Stirred Up

Changing the Way We Do Church 7

This last installment in my series Changing the Way We Do Church 7 has been a long time coming.  That's not because I didn't know what to write.  It's just that I have been up to a lot of other things and one of them is more involvement with my local church, Allegheny Center Alliance Church, on the North Side of Pittsburgh.  As I wrote this series, I realized that I needed to be more closely aligned with a local body so that I was not just theorizing, griping or fantasizing, but actually contributing to the solution in an active way.

The seventh and last step in the Changing process would be to address and meet the needs of women, ethnic minorities, and children around the world.

A number of years ago, I watched a Sixty Minutes segment on the Taliban and they had done to women in Afghanistan and I cried.  I said to the Lord that I would go there if He wanted me to.  Lo and behold, I was invited there after the Taliban were ousted and I saw for myself the suffering that war imposes on women and children.  Over the years, I have seen the same dynamic in Africa and in some parts of Asia.  What's more, I still behold the problem in my own nation.

Jesus was the friend of women, which was a revolutionary concept in Judaism.  He and the disciples had a team of women traveling with them (see Luke 8:1-3).  Jesus allowed women to appropriately touch Him and they were healed; He did not rebuke them for doing so.  Children also had easy access to Jesus, even though the disciples, His ushers, tried to keep the children away.

If Jesus was a magnet for women and children, and Jesus is present in His body, the church, then doesn't it stand to reason that women and children, the neediest groups due to male mismanagement and irresponsibility, should also flock to the Church?  What's more, should not the Church proactively address the needs of these two important groups.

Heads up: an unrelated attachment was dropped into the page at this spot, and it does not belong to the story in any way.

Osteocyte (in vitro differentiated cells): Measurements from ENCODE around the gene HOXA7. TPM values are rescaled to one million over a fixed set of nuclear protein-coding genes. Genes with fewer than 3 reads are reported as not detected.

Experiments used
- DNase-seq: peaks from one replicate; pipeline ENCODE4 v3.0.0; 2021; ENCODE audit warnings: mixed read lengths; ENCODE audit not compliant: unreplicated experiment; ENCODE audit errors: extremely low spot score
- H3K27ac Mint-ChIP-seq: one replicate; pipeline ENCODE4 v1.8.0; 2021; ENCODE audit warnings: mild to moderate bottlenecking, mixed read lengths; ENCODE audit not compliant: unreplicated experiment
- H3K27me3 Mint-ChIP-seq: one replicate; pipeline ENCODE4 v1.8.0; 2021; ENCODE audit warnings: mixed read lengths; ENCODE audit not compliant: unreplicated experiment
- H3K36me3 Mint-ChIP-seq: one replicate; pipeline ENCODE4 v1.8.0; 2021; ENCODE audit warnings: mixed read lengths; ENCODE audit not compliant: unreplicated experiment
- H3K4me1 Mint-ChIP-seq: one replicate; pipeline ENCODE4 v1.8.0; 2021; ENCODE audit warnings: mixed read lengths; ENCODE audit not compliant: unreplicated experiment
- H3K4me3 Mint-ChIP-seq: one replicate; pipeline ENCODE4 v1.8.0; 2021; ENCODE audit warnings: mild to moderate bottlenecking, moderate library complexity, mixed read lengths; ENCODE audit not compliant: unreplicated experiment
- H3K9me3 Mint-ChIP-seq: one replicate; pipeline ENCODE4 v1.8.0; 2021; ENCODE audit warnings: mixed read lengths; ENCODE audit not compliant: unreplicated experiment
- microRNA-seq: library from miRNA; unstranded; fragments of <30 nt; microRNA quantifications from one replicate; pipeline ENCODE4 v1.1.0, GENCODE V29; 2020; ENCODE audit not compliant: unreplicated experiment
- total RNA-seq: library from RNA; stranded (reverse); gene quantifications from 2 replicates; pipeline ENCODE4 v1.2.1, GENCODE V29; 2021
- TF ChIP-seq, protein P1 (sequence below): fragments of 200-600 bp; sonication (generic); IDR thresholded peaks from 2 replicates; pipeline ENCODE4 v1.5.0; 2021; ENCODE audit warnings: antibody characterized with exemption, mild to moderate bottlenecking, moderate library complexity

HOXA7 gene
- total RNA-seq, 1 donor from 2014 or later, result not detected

I also mention ethnic groups because the church should always be a place where people who don't look like one another gather.  That's why I don't care for churches that have all or only one group, whether they be all Chinese, Korean, Messianic believers, Africans or African-Americans.  Church should look like heaven is going to look and that is best described in Revelation 7:9:

After this I looked and there before me was a great multitude that no one could count, from every nation, tribe, people and language, standing before the throne and in front of the Lamb. They were wearing white robes and were holding palm branches in their hands.

The Sophia Fund is my simple attempt to personally do something to address this seventh step.  I am raising money and awareness of hungry orphans and widows in Africa.  Too often I have not done anything because I could not do it in a big way.  I have not given $10 because it wasn't $100.  I would not help five orphans because it seemed so small and insignificant.  I am addressing that wrong thinking and I believe churches have that problem, too.  We will pay the electric company whatever they say we owe them, but won't sometimes spend $100 on the poor or widows.  That has to change.

There you have my seven steps to changing the way we do church. Feel free to write me your comments, even if you disagree.  Let me hear from you as to what changes you think need to take place for the Body to be a place of mission and purpose and not just a place of assembly once or twice a week. 


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